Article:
Vera Greutink wrote:Metal containers are long lasting but can heat up excessively if they are in a sunny spot. This can be beneficial for some heat-loving crops (peppers, aubergines) but can be fatal for fruit trees in winter.
Vera Greutink wrote:If the pot heats up on a sunny day, the tree thinks it’s spring and starts to produce sugar. But because the plant is not actively growing at that moment, the sugar is not used and turns into alcohol, which can kill the plant.
Jay Angler wrote:For serious container growing, I take a half a 55 gallon drum, drill some drainage hole about an inch up from the bottom so that some of the water pools in the bottom and then I ask the local bike shops for broken bike wheel rims and fasten them inside or outside at the top of the rim depending on the fit. (I generally have to saw the rim open and fit things.) This keeps the barrel round and allows me to move them more easily if I need to. My oldest ones don't need the "rim treatment" - like everything else, they're using less plastic because it costs more to clean and return the barrels than it does to buy a new one!
Bianca Humphrey wrote:I’ve grown all my plants in containers because of renting. I got cheap black plastic storage containers that have the rope handles. I found that they did well for my fruit trees but anything smaller they lost the soil too quickly - you would water them and it would run straight out. Since moving to our new house, the pots have cracked at the base. But mulching and adding chicken poop to the top has really done wonders for the water draining issue. So as long as the soil is good it shouldn’t really matter what you plant in. Containers are great for the hot weather because you can move them out of the sun. Which in Australia we are having a massive heat wave.
F Agricola wrote:'Vera Greutink wrote:
If the pot heats up on a sunny day, the tree thinks it’s spring and starts to produce sugar. But because the plant is not actively growing at that moment, the sugar is not used and turns into alcohol, which can kill the plant.'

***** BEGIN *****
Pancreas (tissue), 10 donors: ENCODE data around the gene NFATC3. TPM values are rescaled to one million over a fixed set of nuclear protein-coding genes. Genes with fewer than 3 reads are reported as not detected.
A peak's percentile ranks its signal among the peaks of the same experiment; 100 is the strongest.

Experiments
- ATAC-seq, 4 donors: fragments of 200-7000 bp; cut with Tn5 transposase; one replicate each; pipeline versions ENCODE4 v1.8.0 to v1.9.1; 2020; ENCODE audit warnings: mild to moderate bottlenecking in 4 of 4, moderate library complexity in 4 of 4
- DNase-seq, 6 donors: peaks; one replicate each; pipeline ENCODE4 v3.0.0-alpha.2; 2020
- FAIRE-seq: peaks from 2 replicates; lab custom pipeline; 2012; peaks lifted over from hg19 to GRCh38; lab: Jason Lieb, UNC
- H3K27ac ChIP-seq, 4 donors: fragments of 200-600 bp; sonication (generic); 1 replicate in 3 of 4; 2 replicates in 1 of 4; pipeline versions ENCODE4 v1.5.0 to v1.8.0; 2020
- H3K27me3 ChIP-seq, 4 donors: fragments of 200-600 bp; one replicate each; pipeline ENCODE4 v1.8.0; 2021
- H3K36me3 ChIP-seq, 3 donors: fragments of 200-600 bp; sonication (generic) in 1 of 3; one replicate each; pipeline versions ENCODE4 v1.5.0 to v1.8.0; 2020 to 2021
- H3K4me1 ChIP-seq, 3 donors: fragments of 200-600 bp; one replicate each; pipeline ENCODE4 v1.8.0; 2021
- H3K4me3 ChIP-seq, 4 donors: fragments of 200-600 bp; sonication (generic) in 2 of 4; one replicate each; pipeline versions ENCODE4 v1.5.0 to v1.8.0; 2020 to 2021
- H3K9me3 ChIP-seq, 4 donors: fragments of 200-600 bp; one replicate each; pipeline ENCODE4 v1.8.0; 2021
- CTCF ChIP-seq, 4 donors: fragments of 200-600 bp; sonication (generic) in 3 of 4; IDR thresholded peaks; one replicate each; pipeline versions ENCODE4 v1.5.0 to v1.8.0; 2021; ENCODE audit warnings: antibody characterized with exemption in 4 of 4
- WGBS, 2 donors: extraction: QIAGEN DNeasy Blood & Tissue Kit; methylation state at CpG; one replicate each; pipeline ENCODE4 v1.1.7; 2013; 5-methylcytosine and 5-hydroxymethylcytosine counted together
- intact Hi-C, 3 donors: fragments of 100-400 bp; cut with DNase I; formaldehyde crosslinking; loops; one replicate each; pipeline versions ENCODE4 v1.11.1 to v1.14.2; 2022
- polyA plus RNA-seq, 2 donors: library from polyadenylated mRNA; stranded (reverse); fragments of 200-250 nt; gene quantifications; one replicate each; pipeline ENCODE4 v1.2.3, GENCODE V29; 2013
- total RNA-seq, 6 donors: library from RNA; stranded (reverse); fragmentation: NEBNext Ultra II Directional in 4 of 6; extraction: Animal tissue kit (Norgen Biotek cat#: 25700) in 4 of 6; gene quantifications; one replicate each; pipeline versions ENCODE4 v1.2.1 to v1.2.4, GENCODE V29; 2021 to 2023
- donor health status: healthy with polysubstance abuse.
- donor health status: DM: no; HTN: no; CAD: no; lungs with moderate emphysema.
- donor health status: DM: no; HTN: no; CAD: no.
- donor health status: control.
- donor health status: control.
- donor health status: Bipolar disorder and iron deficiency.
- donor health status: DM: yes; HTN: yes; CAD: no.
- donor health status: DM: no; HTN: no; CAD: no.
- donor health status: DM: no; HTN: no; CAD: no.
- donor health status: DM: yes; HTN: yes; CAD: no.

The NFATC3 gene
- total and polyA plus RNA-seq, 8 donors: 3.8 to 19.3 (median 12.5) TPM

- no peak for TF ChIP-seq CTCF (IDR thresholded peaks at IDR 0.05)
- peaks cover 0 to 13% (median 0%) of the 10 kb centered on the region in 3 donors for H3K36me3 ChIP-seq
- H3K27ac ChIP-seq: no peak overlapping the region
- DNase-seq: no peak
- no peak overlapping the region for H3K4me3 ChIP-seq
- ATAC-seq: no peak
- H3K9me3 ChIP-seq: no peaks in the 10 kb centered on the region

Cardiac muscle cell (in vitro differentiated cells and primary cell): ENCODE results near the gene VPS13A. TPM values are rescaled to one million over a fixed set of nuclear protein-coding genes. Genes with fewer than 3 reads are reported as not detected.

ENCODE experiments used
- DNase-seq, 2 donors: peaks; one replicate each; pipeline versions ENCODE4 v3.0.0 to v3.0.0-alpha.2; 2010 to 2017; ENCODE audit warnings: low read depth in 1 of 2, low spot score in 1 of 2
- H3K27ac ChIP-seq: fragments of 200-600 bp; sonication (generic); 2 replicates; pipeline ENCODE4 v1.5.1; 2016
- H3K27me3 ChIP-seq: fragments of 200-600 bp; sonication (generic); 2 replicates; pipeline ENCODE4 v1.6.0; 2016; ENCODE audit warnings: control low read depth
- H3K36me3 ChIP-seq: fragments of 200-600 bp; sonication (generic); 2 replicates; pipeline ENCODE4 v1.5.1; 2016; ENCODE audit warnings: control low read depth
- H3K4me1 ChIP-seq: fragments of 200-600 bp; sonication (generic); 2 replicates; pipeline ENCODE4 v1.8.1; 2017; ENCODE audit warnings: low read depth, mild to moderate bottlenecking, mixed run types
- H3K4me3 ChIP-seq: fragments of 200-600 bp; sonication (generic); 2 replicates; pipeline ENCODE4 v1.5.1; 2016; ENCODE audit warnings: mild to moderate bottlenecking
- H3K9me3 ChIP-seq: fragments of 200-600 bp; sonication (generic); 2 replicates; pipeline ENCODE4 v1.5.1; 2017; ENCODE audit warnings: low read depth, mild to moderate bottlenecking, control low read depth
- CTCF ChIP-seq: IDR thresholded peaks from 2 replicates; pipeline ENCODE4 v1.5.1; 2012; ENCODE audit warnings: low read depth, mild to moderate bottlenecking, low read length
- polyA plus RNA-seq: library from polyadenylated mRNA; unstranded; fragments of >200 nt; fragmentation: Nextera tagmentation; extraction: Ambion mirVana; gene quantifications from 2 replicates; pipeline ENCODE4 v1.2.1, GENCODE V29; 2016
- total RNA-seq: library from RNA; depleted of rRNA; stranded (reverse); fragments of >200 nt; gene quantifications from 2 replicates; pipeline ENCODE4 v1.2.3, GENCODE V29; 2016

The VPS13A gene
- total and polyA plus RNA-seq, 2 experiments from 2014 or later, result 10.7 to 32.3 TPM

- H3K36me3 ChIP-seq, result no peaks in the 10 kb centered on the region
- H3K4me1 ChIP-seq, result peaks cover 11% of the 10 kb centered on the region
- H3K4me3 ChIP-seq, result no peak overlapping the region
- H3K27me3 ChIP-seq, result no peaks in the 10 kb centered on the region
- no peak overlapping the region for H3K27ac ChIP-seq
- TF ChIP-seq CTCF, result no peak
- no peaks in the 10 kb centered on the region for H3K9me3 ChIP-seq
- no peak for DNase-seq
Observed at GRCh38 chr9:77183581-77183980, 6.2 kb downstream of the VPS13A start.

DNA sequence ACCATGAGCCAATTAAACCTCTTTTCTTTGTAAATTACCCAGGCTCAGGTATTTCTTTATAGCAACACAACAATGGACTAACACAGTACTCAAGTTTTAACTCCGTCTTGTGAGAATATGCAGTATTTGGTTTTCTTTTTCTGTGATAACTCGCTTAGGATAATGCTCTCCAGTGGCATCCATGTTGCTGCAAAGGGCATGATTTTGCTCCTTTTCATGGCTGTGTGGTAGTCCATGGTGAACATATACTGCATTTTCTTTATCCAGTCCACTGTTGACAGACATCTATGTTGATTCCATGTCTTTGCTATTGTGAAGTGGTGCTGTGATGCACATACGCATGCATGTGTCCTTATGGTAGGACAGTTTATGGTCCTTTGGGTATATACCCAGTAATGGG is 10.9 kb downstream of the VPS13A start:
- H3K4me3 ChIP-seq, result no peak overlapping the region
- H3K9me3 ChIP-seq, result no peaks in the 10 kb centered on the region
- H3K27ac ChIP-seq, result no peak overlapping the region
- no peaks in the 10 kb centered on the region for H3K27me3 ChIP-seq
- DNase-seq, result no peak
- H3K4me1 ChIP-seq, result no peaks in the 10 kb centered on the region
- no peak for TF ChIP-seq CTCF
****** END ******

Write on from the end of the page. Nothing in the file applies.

I don’t know if that assumption is correct – it may be more likely the warmer soil promotes early budding when the surrounding air temperature is too cold, causing frost burn. The biggest fear is most metal containers are cheap galvanised ones, where the zinc and other chemicals adversely affect plants.
I find containers that retain heat – terracotta/metal give seedlings a very big head-start in late Winter early Spring, much like a cold frame.
Plastic pots are almost a necessary evil and far too convenient. I like them for cultivating from seed – better control, and to harden-up seedlings before planting out into the garden. But mostly, they are very polluting simply because of the number produced and their throw-away nature.
Toilet rolls and shaped newspaper tubes are excellent alternatives for quick turnover – assist with input of carbon into the soil as well.
In regards to water retention: unglazed terracotta/clay are good for arid loving plants. Even the glazed ones dry out too quickly in our Temperate and Subtropical climates, though they are good for indoor plants because it’s easy to gauge critical moisture levels.
Hollowed tree trunks and sandstone rocks are REALLY good for ferns and orchids – the wood and rock mimics their natural growing environments.
I found that they did well for my fruit trees but anything smaller they lost the soil too quickly - you would water them and it would run straight out.
Kc Simmons wrote:
I've also used the woven plastic feed sacks as "grow bags" when I didn't have anything else on hand, but they tend to work best for dormant trees/shrubs in winter because they break down too quickly in the sun.